Music business entrepreneurs Gaby Ardill and Jennie Nygren are passionate about their latest endeavor. Girls On Deck is a new event business and agency representing women DJs which only started in May this year, however, the huge response from promoters and artists indicates that the duo might have spotted a gap in the market.
Ardill and Nygren who are relatively new to the music business are by their own admission learning as they go. They met whilst studying entertainment business management and were given the task of conceptualizing an idea for an event. They set about planning the kind of gathering they wanted to be a part of; one where women DJs and electronic artists are the focus and where respect and professional treatment are not in question.
The next step was when on-trend venue The Lord Gladstone which stages some of the most lit events on the music business calendar offered them the opportunity to take their ideas for the event and make them a reality.
The Girls on Deck brand was created and such was the response from those attending that Ardill and Nygren felt that they had to seize the moment.
Gaby Ardill and Jennie Nygren spoke exclusively to The Industry Observer.
Give us the elevator pitch for Girls on Deck.
Girls On Deck is an event and booking agency, created due to the need for greater and more substantial female representation, and support within the music industry – particularly within the electronic genre. Our goal is to create a movement where female DJs are more widely respected as artists and producers.
You launched with a huge event at The Lord Gladstone in May this year. What’s been happening since then?
We’ve co-hosted events at venues including the Oxford Art Factory, Ching-a-lings, Tokyo Singsong, and The Beery in Terrigal. We’ve also been growing the agency side of the business and recently announced that Girls on Deck DJs have been added to some of the shows on Lime Cordiale’s, Dirt Cheap tour. They will be pumping out the vibes at The Howler in Melbourne (16 November), The Zoo in Brisbane (29 & 30 November) and The Factory in Sydney (22 & 23 December).
Who are you representing? What styles of music do they play?
We’re working with DJs across all genres, we pick and choose who would be best suited for the events we play. Our events support all genres and generally include a mix of styles as we work with up and coming DJs. Promoters ask us for specific genres that will suit whatever event they are putting on and we can work with that. For example, on the Lime Cordiale tour, we booked TROPICAL DEPRESSION who plays Indie/Funk, DANNY who plays House & Techno and PAMADELIC who cranks out a hectic Indie Disco set.
What plans do Girls on Deck have for Summer 2018 – 2019?
We currently planning bigger events of our own and we’re on the hunt for a venue where we have complete creative control. We would love to hold some kind of warehouse-style event but the organization and time needed to go into that are pretty intense – if not this summer then next year for sure, maybe as a regular mini-festival.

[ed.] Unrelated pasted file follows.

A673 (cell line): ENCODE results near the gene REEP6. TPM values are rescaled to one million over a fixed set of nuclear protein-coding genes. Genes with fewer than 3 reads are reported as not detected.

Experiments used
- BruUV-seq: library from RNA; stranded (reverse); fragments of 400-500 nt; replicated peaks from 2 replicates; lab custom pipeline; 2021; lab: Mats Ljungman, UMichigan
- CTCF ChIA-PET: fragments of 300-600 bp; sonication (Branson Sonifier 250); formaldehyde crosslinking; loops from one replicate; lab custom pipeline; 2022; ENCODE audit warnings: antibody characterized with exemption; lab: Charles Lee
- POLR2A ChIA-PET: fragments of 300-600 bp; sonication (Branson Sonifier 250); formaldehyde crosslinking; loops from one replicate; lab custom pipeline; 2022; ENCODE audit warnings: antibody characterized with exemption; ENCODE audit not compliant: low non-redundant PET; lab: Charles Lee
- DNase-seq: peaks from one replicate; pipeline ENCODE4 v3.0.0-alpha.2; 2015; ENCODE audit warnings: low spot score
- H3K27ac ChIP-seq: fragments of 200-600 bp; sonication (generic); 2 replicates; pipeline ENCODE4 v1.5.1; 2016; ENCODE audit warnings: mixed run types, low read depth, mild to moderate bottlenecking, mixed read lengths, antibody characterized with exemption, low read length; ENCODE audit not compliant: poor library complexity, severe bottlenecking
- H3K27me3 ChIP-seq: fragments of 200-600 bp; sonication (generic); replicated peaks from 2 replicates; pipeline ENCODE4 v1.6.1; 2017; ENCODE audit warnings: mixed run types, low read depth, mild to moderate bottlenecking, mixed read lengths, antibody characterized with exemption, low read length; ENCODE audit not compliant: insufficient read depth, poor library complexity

The events we’ve enjoyed putting on most are the ones where we feel like we’re in control of how the evening will roll out. In saying this, we are all about getting female DJs gigs. If that means being on the line up for someone else’s event, we’re happy. We are always totally thrilled to be a part of someone else’s creative ideas if it means getting female DJ exposure
You’ve mentioned that Girls on Deck grew in part out of the fact that female DJ’s still found it intimidating to engage with the industry. What are you doing to change that?
As frustrating as it is for us to hear so many women’s stories of harassment, intimidation, and exclusion, we can’t change how other people in the industry behave when it comes to female artists. What we can do is try to create a group, a movement where female DJs feel supported. We want to get the word out to up and coming female DJs that although the industry can be intimidating, we are here to help you, support you. We want female DJs to know we have their back and we genuinely want the best for them.
What changes does the music business need to make?
We need more female booking agents, venue promoters. Without having women behind the scenes in leadership roles we won’t see much real change. The public discourse on this topic is strong at the moment but it’s important that this momentum doesn’t just fade away. We need to keep the pressure on booking agents and those in positions of power and let them know how important women are to the entertainment industry as a whole.
Who inspires you? Who’s doing groundbreaking work?
We really look up to people like Jack River. She’s both an amazing artist and business person who we think is doing a great job in improving gender equality on lineups through ‘Electric Lady’.
Earlier in the year we also attended a screening of a documentary called ‘Her Sound Her Story’ created by Michelle G Hunder and Claudia Sangiorgi Dalimore. We think any kind of project focusing on the empowerment of women, in general, is doing a great job. All these projects add up and slowly become a movement, it makes a difference no matter how big or small.
How are you finding new talent? Are you looking to take on more artists? How can they reach out to you?
We find new DJs we love through going out to events in Sydney, talking to people about our group. It’s amazing how many people want to get involved through word of mouth or know of a female DJ who they think would like to be invovled. We also often get messages on our socials from female DJs who will send us a link to their SoundCloud. We have an ever-growing list of contacts!
How can people reach out to you?